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Editor-in-Chief Helena Lang was seduced by the Gallic charm of this intimate bistro and wine bar in the City of London.
Small, personal and charming, this little brasserie is named after the little huts that Burgundy winegrowers have in their vineyards. The rustic charm stops there however – the interior is more town than country. But this is not a slick, corporate restaurant, rather more a labour of love from the two Master Sommelier founders, Xavier Rousset and Gearoid Devaney, and perfect for dinner à deux on a chilly winter's evening.
In the shadow of the Bank of England in Gresham Street.
Wine lovers to start with – particularly those who love Burgundy. There is a very long list and a well-edited short list focusing mainly on the restaurant's favourites from the region. In addition, those who reject the high-volume, beyond-chic establishments usually found in this part of London and who crave somewhere more casual and where real personal care is taken with the food and the atmosphere. Chef Edward Boarland – a protégé of Alain Roux and Clare Smyth – is definitely a rising star and came to talk to diners at the end of service, a lovely touch.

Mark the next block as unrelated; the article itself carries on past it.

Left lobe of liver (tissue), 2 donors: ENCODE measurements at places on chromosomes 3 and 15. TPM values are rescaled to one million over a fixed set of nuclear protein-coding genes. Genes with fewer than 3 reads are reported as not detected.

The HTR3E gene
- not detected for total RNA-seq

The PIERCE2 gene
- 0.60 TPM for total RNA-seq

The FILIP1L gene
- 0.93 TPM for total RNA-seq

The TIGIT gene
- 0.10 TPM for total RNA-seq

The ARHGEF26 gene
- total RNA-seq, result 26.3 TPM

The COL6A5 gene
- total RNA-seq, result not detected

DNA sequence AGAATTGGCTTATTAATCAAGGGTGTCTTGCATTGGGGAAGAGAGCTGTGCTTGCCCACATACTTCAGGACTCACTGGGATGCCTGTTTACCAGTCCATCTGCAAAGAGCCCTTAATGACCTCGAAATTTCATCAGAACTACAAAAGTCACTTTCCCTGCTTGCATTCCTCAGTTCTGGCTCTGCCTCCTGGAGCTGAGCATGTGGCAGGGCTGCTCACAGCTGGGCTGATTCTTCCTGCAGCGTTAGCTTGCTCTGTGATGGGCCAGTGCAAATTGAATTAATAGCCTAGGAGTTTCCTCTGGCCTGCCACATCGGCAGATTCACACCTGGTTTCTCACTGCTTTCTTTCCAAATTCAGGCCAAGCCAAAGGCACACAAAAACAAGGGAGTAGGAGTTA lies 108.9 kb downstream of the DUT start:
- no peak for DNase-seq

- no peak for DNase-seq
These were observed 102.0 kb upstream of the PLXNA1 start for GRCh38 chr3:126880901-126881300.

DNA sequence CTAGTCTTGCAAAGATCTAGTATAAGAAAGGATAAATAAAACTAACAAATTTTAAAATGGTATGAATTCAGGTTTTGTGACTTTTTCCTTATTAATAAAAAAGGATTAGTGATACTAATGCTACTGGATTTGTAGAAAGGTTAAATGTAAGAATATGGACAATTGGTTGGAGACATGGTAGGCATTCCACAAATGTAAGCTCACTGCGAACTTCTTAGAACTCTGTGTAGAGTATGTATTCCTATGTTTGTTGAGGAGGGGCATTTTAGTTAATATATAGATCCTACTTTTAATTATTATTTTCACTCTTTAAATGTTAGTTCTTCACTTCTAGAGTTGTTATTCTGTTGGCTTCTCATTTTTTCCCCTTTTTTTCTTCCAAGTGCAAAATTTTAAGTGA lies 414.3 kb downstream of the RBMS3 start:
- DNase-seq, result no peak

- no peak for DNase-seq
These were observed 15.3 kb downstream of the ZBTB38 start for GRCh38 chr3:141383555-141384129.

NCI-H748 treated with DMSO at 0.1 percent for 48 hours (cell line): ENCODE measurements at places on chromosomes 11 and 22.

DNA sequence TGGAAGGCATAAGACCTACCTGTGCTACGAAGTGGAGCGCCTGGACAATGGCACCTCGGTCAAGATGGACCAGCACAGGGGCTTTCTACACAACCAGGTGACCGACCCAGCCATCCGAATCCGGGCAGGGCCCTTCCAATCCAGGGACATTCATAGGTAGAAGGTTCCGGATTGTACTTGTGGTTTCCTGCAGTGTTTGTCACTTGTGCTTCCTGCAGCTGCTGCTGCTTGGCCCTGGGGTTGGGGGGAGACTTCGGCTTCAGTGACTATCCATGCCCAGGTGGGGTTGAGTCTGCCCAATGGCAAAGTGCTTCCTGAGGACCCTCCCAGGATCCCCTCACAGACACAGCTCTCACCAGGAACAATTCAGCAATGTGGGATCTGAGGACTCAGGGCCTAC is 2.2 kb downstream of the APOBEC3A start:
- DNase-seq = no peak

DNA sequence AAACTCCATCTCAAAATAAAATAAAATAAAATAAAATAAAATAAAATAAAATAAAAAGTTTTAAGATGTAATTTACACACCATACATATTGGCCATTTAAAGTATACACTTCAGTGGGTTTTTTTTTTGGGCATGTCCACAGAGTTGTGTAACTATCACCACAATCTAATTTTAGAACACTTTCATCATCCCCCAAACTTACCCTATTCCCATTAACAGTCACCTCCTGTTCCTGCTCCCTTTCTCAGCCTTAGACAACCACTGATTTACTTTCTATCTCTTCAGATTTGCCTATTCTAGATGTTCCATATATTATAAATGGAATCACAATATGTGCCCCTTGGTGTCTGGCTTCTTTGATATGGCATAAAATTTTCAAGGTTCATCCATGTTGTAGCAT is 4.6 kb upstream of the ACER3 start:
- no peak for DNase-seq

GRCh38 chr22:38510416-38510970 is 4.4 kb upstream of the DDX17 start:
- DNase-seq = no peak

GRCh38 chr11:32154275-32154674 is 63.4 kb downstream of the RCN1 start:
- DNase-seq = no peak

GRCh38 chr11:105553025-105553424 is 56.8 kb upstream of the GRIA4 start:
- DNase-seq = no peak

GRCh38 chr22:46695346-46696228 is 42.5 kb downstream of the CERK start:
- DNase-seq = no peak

We kicked off supper with delicious plump oysters (£12.50) from Maldon, served with a piquant vinaigrette, some excellent bread and the requisite lemon and Tabasco.
Hearty main courses included pan-roasted Cornish hake with sauce vierge and black olive (£18.50) and a board on which sat a fat piece of Dingley Dell pork rump, served with Burgundy mustard and a wine-poached William's pear (£18.50).
Dessert was teeny-tiny fig financiers (perhaps a joke considering the district?) served with tiny fresh figs and a rich creamy ice cream (£6).
The scallops starter – large, Scottish hand-dived beauties that had arrived on the train that morning and were served with tender Puy lentils, artichoke and apple (£16.50).
We were pretty jealous of the golden apple tarte tatin with Cornish clotted cream (£14) shared by the couple on the table next to us.